While most of the western world doesn’t take haggling into consideration, it’s an art that most Filipinos use to save money while spending.
Mastering haggling is a lesson in negotiation that you can use to reduce costs in your daily life. In negotiations, neither party is willing to compromise on their price points and other principles. In haggling, according to Katie Johnston in an article for the Harvard Business School that haggling as a negotiation tool involves both seller and buyer with all their cards out in the open.
I’ve seen people take prices at face value, without attempting to compare prices or without trying other ways to bring down the cost of certain services or goods. I’ve been told about tactics to haggle when shopping, but how does it apply when it comes to other things that require negotiation?
Let’s say that you are applying for a loan; your appearance can impact the odds that you get rejected. The way you dress is a non-verbal cue for people to take you seriously in this particular case. If you are negotiating the terms of a loan, it won’t do any good if you show up wearing tattered jeans and sneakers. About 47.1 percent of adults in the country will borrow money, according to a BSP survey on Financial Inclusion but, perhaps, 20 percent of those loan applications might not get approved.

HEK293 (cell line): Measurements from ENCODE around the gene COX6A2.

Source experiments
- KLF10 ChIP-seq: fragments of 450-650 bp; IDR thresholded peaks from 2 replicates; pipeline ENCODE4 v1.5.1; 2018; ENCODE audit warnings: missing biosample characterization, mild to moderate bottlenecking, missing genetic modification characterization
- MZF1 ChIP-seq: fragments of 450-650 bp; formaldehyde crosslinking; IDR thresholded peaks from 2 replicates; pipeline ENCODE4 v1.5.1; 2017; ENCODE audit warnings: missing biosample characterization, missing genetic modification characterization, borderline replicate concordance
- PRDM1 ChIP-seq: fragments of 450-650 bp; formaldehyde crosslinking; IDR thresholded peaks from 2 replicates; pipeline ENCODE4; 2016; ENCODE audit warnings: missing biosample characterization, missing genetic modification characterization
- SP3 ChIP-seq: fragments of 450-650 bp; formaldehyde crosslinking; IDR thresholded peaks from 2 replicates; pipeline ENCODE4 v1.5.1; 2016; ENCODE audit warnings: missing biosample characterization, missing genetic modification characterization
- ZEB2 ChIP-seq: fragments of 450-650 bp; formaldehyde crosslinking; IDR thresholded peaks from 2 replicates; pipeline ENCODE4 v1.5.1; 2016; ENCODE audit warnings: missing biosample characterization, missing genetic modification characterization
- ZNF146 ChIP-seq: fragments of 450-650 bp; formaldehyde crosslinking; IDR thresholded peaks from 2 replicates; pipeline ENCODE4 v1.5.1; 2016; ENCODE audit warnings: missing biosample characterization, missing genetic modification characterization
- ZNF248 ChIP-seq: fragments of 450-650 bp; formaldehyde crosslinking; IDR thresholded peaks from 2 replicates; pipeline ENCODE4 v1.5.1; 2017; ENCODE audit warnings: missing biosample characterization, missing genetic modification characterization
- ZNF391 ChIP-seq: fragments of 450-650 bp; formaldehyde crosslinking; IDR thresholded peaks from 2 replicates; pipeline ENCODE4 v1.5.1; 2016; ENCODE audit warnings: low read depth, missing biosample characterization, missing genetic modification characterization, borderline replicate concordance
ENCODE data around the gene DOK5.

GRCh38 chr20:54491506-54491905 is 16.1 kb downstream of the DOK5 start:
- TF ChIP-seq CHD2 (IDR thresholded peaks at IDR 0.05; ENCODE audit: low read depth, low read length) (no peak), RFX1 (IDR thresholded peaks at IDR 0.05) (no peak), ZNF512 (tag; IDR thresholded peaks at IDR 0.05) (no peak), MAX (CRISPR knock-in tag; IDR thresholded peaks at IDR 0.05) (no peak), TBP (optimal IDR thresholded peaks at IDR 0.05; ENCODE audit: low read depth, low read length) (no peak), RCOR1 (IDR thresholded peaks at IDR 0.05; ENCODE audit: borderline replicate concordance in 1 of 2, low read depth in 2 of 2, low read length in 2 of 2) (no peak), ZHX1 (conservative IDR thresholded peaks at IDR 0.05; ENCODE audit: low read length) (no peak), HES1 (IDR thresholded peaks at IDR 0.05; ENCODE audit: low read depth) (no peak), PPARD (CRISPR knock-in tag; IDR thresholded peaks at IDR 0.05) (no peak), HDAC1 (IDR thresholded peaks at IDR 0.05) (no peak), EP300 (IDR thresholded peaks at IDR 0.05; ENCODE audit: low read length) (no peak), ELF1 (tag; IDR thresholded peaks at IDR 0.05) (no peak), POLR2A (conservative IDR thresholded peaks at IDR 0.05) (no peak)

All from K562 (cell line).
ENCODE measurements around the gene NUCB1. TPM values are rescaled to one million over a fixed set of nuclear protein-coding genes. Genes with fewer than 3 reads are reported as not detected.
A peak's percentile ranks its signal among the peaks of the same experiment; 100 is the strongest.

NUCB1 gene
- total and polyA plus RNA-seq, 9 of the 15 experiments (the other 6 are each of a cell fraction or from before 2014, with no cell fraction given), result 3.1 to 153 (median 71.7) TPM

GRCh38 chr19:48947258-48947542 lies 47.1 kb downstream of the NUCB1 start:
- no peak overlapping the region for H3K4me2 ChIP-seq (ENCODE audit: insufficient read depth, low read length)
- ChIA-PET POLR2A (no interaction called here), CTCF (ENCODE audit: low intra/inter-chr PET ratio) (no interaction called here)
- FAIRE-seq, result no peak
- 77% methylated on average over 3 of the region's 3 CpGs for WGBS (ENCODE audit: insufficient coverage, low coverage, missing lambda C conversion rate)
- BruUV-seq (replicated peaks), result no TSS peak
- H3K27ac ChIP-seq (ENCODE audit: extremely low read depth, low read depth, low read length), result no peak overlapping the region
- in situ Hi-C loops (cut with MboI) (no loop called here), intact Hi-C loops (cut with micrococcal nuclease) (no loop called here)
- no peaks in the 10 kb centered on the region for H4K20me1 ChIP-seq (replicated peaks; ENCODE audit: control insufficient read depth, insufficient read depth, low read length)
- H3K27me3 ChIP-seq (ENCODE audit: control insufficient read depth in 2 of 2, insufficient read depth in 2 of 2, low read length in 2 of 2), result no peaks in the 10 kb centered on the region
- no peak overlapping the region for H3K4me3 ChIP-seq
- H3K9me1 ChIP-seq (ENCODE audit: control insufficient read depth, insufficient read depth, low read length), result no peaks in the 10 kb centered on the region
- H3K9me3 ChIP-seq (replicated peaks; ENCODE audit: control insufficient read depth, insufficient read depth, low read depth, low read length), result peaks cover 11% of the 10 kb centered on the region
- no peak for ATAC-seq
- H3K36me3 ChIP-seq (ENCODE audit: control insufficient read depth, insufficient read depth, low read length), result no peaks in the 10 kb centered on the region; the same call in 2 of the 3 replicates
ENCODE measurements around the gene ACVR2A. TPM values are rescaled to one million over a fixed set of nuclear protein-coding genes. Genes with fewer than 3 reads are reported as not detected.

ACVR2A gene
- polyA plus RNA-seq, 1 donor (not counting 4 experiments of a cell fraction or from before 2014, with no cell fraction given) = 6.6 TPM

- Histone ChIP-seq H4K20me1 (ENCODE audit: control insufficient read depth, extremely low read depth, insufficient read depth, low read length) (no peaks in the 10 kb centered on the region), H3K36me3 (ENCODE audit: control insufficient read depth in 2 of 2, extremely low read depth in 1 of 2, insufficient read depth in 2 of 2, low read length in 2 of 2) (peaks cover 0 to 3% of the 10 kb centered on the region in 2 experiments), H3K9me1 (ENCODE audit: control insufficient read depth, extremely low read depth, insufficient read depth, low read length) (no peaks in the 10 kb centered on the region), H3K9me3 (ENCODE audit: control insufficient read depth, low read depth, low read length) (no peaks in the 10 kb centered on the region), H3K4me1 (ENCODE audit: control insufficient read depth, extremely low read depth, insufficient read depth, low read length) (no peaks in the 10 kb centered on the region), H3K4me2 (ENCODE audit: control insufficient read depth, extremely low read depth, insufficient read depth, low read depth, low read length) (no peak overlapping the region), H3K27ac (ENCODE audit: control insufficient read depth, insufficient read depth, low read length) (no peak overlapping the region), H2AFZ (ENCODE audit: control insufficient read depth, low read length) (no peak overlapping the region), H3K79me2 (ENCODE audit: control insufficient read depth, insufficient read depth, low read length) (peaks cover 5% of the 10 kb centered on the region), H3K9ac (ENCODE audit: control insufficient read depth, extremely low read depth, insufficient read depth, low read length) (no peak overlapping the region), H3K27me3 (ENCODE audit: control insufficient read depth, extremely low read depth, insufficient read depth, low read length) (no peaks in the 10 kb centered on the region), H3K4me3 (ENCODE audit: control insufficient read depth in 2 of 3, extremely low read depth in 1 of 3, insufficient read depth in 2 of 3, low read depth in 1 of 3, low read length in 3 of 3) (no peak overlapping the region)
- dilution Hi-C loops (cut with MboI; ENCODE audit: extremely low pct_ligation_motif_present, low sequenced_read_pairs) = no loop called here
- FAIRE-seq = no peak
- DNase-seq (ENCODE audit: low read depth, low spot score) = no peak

Negotiation requires knowledge of fair market value of products. If you apply this to negotiate your pay, consider your worth as an employee based on your skills and potential. A survey on Salary.com found that about 37 percent of their respondents would attempt to negotiate, 18 percent would not, and 44 percent have never even thought about it. It’s a matter of researching to figure out how much your job is worth in other companies and creating a table before going into negotiation.
This tactic applies also to other matters in your life—like the bills you need to pay each month, or the interest rate on your credit card. There’s an opportunity for negotiation in everyday life. It’s no crime to lower your costs across the board to balance against rising cost of living.
Filipinos often learn to haggle without giving much thought to how else it could be used. The connection between the arts of haggling and negotiation is by no means tenuous. The difference between the two is small and can be bridged easily. Where negotiation is coming to a decision without having all your cards on the table, haggling is having everyone lay their cards out on the table for arriving at a decision that benefits all parties involved.
Miggy Castañeda writes about personal finance for MoneyMax.ph, a financial comparison website aiming to help Filipinos save money through diligent comparisons of financial products.